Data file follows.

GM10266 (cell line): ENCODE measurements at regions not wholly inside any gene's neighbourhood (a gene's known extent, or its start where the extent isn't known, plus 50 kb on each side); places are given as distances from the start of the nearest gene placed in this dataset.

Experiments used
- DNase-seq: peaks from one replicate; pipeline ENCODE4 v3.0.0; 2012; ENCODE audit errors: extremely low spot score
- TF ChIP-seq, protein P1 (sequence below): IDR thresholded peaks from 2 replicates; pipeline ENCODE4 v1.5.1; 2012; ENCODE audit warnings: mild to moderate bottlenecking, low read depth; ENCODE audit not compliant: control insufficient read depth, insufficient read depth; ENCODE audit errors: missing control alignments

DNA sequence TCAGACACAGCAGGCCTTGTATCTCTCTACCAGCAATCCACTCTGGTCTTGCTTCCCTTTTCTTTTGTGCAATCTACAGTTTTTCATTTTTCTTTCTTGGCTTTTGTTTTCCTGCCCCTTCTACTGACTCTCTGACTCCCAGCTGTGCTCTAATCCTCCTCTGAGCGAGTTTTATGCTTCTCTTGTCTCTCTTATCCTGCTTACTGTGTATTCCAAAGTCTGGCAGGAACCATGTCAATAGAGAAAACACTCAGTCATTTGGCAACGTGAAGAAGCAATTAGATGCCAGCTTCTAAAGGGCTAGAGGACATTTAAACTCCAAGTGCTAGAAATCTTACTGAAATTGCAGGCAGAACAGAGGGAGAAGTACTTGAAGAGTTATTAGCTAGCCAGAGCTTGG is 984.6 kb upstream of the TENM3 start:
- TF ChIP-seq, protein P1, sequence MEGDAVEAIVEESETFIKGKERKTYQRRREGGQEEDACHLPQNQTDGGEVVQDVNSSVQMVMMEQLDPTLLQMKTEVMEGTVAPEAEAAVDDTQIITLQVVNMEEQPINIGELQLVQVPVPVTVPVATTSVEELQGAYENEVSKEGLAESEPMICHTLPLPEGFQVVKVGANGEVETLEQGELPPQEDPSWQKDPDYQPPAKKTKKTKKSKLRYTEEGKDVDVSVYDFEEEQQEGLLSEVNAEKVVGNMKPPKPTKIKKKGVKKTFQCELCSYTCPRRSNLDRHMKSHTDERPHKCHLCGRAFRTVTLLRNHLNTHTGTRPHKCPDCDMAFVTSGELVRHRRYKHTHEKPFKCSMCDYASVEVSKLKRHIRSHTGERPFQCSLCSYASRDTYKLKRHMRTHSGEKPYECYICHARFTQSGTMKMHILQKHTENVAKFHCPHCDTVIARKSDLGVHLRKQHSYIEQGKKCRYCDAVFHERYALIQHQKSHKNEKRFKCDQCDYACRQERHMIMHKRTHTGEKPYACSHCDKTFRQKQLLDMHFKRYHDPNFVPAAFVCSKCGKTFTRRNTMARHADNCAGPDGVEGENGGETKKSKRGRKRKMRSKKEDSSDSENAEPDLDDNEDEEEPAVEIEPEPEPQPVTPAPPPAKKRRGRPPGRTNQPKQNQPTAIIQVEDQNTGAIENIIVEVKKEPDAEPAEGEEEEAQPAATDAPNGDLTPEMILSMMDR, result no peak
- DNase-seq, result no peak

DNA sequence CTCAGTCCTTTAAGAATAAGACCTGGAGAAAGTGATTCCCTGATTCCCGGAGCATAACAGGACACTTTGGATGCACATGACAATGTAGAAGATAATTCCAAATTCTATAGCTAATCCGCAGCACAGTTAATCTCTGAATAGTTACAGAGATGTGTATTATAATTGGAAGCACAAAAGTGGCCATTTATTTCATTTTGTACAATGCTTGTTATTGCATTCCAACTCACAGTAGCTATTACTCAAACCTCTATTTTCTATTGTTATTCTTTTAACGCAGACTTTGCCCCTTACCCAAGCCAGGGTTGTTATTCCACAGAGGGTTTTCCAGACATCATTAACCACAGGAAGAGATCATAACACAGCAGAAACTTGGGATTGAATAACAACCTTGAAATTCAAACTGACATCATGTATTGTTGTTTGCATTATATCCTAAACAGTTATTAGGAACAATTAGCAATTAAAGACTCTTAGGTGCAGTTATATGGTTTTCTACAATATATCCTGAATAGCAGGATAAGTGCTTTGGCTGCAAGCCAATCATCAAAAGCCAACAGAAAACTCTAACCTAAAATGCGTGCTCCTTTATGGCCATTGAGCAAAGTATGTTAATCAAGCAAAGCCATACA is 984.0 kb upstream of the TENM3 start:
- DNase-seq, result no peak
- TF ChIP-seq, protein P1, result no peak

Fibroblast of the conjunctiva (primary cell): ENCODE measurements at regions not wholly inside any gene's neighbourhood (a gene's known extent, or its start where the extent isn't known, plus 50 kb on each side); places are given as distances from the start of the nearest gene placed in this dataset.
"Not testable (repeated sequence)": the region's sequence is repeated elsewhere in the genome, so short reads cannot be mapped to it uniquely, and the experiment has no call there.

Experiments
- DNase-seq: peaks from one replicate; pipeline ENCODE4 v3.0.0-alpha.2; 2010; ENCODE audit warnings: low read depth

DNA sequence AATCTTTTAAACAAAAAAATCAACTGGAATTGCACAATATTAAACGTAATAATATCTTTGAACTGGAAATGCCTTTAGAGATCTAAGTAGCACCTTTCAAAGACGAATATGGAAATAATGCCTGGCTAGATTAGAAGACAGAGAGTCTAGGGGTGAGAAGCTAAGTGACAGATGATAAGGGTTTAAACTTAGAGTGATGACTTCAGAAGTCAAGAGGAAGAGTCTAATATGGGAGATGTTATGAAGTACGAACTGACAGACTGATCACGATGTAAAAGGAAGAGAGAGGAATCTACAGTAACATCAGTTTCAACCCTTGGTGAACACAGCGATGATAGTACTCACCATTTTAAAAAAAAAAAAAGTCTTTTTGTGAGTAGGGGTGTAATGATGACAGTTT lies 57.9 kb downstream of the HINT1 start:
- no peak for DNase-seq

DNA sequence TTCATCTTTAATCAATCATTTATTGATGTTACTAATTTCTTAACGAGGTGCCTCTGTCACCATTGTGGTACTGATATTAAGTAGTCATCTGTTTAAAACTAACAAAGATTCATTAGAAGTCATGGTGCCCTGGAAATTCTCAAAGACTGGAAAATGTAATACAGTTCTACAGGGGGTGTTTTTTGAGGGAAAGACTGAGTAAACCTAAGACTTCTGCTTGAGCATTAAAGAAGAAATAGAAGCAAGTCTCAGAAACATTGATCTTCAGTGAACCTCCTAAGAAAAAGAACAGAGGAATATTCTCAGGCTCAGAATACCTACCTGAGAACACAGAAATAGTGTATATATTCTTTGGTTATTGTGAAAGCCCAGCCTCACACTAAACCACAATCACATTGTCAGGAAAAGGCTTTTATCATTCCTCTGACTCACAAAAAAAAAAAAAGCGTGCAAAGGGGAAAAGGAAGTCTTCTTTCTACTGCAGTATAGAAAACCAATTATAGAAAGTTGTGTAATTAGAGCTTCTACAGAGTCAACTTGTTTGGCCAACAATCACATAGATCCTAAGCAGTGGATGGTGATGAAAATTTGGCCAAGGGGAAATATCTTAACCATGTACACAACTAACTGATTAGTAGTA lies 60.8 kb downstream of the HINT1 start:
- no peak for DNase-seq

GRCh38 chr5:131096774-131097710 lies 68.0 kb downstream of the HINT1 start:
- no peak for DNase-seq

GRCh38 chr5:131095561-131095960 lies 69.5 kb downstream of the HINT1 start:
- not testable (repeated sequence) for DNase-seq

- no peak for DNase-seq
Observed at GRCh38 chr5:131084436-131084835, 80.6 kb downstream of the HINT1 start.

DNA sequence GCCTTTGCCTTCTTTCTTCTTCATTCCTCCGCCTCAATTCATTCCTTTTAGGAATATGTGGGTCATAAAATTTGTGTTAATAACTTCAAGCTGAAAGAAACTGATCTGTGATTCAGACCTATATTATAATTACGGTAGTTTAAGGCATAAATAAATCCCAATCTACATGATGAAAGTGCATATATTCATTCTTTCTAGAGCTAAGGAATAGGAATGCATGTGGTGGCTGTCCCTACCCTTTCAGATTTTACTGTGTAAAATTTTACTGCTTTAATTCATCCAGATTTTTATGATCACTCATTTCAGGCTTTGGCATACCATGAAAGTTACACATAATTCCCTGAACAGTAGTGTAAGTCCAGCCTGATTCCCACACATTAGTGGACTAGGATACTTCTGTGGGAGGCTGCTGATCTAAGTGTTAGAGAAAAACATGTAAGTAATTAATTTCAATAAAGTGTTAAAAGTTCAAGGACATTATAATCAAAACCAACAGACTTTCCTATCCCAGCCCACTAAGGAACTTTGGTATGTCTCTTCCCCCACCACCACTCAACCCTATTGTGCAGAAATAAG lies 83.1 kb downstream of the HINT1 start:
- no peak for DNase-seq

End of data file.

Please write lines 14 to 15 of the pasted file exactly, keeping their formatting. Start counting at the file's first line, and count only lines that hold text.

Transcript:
- DNase-seq: peaks from one replicate; pipeline ENCODE4 v3.0.0-alpha.2; 2010; ENCODE audit warnings: low read depth

DNA sequence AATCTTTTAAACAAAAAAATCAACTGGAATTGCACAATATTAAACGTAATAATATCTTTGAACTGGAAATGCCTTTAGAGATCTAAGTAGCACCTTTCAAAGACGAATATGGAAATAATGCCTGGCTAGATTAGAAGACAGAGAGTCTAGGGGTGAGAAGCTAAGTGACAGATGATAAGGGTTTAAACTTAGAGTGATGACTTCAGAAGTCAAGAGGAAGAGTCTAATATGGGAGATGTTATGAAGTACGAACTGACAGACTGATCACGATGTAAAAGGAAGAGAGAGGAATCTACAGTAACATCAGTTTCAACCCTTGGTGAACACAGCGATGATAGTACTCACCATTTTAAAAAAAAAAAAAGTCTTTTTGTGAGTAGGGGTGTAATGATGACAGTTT lies 57.9 kb downstream of the HINT1 start: